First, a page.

What Supreme Court’s assisted suicide decision means for people in pain
A quarter-century ago Sheila Noyes watched her younger sister die of breast cancer that spread to her spine. “It really did chew it up.”
She watched her mother die of a brain aneurysm and successive strokes that left her paralyzed — “trapped in a body that wouldn’t let her go.”
Now Noyes, riding a wave of optimism after chemotherapy to treat her own breast cancer appears to have done the trick, is exultant in the knowledge she won’t die the same protracted, painful deaths of these two women she loved.
“It is truly a beautiful and wonderful day,” she said.
“Both my mother and my sister would have been eligible for an assisted death. … They were locked in a hell that there aren’t any words for.
“I will have an option at the end of life my mother and sister didn’t have.
Noyes has worked with advocacy group Dying With Dignity for decades. “I remember promising my sister I would never stop, and I haven’t.”
So for her, Friday’s unanimous Supreme Court ruling striking down Canada’s ban on assisted suicide is a personal as much as a communal triumph.
“This is where the majority of Canadians are. This is what we want,” she said, citing the multiple polls that have found most Canadians favour some form of allowing physicians to help suffering people choose to end their lives the way they want.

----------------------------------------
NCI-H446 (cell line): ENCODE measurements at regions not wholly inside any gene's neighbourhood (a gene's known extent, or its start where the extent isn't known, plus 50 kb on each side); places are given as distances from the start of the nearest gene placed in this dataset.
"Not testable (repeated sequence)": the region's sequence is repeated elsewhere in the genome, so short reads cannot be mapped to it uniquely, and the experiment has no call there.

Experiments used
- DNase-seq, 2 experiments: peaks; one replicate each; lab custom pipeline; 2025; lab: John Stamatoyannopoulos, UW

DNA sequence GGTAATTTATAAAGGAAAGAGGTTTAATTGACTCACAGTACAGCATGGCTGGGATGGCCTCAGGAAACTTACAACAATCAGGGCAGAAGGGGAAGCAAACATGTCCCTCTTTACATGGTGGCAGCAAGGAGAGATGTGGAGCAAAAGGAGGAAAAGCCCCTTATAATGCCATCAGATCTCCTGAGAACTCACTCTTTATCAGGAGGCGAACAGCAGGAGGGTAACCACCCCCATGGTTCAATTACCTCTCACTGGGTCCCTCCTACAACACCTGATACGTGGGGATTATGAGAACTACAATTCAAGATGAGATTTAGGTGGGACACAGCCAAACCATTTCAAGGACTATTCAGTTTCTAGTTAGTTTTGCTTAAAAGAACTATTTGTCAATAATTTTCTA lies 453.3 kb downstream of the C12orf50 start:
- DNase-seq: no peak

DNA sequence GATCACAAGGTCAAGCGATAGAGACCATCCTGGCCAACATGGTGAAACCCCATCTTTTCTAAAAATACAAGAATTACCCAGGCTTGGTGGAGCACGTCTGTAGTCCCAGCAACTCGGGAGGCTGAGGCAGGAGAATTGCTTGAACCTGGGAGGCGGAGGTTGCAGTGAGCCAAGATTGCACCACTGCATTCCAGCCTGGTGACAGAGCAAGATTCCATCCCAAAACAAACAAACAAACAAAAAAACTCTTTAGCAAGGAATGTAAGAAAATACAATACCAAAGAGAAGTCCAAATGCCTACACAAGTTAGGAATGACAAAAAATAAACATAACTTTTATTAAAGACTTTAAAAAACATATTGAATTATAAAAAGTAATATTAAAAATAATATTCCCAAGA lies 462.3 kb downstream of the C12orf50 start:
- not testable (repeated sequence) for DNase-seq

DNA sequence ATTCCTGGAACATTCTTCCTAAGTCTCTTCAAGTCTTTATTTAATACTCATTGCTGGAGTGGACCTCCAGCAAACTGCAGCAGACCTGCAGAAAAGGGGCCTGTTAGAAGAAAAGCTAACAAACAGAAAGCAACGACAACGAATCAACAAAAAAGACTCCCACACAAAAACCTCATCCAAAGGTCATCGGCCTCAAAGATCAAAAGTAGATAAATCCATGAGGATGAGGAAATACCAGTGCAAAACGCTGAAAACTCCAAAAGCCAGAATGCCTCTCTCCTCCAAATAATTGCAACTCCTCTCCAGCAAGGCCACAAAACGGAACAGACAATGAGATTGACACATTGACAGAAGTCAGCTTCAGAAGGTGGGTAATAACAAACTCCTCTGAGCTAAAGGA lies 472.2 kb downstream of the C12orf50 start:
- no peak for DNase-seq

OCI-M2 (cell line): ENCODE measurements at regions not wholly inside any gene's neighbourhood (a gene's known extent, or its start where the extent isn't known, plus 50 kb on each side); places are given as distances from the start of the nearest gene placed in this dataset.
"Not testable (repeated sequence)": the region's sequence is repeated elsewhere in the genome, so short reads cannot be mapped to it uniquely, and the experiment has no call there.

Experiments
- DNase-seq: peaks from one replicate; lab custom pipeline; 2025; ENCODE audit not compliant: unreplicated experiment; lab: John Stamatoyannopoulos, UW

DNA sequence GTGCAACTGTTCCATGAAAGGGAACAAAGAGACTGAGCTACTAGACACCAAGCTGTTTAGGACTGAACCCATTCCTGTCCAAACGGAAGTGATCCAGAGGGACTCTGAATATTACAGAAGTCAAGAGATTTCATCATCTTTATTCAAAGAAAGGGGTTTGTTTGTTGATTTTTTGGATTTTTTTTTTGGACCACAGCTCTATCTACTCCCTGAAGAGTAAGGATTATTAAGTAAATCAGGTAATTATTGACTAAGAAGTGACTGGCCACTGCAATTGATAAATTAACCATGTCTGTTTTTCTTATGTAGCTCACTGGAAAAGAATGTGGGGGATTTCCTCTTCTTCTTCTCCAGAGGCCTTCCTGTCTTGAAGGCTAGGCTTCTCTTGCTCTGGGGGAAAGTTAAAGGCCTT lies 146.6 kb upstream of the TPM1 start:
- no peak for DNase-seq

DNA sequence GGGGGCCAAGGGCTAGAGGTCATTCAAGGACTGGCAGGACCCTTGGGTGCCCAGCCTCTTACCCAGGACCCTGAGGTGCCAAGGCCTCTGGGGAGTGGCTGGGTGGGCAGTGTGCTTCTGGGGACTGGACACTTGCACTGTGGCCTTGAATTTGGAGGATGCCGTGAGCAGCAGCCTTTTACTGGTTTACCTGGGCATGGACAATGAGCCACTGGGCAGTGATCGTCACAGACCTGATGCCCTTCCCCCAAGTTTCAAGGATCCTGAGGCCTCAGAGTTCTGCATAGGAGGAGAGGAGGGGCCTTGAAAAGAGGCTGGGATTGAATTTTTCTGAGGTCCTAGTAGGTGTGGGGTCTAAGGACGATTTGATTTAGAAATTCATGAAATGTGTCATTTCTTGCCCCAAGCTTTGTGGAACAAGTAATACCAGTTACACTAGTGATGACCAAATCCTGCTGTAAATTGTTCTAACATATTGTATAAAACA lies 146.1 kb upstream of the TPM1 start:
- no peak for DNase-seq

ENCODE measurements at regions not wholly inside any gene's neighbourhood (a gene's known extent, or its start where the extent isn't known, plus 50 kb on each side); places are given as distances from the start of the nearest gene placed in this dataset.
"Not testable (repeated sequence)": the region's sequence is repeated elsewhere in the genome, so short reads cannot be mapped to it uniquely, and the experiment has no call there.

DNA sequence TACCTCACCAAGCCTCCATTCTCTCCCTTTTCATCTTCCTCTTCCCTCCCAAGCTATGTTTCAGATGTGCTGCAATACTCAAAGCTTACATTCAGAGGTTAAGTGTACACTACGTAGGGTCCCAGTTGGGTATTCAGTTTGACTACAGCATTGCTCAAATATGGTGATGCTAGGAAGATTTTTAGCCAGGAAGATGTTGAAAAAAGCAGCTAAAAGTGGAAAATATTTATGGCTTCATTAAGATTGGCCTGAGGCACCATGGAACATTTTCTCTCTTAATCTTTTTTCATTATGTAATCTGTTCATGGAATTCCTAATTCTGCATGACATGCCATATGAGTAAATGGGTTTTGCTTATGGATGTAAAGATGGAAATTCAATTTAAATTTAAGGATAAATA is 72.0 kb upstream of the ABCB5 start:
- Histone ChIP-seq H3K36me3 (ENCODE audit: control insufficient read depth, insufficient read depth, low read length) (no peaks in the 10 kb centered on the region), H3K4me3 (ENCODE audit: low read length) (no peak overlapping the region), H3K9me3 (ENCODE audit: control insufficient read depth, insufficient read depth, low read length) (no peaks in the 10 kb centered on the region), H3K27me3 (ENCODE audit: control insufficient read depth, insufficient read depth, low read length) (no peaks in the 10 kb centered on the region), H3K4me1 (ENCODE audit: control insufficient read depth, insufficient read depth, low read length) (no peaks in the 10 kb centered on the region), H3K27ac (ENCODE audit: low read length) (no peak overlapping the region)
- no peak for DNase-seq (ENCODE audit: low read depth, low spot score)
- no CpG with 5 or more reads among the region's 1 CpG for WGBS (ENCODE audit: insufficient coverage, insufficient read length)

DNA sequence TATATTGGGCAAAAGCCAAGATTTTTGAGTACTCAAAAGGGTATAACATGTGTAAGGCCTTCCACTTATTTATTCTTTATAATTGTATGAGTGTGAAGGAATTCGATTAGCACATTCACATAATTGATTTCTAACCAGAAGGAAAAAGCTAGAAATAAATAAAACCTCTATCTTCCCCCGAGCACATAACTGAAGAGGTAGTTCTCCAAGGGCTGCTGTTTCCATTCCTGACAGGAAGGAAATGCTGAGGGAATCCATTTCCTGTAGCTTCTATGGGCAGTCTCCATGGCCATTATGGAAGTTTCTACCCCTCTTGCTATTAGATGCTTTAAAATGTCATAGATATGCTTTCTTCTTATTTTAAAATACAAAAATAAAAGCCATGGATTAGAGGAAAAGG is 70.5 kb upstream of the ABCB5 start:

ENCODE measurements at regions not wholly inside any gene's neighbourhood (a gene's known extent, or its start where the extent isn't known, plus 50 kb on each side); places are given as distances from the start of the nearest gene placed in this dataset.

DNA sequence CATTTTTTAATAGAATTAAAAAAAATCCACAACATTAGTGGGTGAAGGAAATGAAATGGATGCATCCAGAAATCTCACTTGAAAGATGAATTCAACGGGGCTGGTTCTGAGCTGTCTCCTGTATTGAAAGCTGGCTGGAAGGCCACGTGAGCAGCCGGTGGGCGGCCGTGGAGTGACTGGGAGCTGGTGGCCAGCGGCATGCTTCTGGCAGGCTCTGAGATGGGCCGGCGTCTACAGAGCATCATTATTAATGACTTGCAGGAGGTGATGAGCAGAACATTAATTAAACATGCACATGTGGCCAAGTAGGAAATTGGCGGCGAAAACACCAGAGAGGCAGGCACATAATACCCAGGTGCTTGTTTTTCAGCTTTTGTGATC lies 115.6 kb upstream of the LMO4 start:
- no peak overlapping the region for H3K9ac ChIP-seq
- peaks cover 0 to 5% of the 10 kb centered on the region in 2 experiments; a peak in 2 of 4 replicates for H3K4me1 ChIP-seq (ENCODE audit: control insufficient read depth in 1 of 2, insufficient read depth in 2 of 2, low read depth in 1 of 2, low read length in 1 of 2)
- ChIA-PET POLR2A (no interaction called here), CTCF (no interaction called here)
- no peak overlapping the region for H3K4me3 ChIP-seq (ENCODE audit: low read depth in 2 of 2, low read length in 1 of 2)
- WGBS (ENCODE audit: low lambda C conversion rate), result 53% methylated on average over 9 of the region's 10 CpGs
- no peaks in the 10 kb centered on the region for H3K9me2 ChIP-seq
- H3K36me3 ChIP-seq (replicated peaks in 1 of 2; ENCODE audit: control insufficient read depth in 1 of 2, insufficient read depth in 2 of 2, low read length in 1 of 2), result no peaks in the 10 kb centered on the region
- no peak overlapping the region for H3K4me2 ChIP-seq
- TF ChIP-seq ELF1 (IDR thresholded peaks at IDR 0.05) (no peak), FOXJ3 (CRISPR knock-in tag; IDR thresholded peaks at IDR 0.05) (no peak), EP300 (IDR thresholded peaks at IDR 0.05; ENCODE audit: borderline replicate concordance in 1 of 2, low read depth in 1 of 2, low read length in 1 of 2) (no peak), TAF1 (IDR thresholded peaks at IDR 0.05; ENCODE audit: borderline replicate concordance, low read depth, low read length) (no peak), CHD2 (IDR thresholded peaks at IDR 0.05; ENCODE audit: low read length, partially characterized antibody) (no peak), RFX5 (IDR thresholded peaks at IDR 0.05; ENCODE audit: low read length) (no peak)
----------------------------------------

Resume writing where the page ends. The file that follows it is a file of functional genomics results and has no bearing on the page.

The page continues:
Noyes has no plans to die any time soon. But “just knowing the option is there gives me great peace of mind. …
“I just feel at peace knowing I won’t have to suffer like that.”
Linda Jarett has a loving husband, two children, two grandchildren and a third due this summer. She retired from her teaching career years ago.
And she wants to decide when she dies.
Sixteen years ago, at age 50, Jarett was diagnosed with secondary progressive multiple sclerosis, in which a person’s disability worsens over time.
“I am very grateful for the life that I’ve lived,” Jarett told reporters Friday. “But I’m now dealing with a progressive disease for which there is no known definitive cause and, at this point, no known cure.
“I am very much in favour of being in charge of the quality of my life. And I believe I’m the only person who has the right to judge what that quality is.”
Friday’s unanimous Supreme Court ruling striking down a federal ban on assisted suicide offers Jarrett and others in her position the option of having a physician help them end their lives when they choose. (It remains unclear how — and whether — the federal government will rewrite existing law, and what kind of framework will be put in place to determine who is eligible for assisted suicide or how “competence” and ability to decide to when and how to die would be determined).
Jarrett admitted she’s considered suicide before, rather than allow herself to deteriorate and lose agency altogether.
“Before today’s decision, I was left in that quandary that others before me have found themselves of having to possibly hasten their own death while they were still physically capable of doing so,” she said.
“At this point in my life I am still relatively independent. But I know that can’t remain that way with my disease for all that much longer.”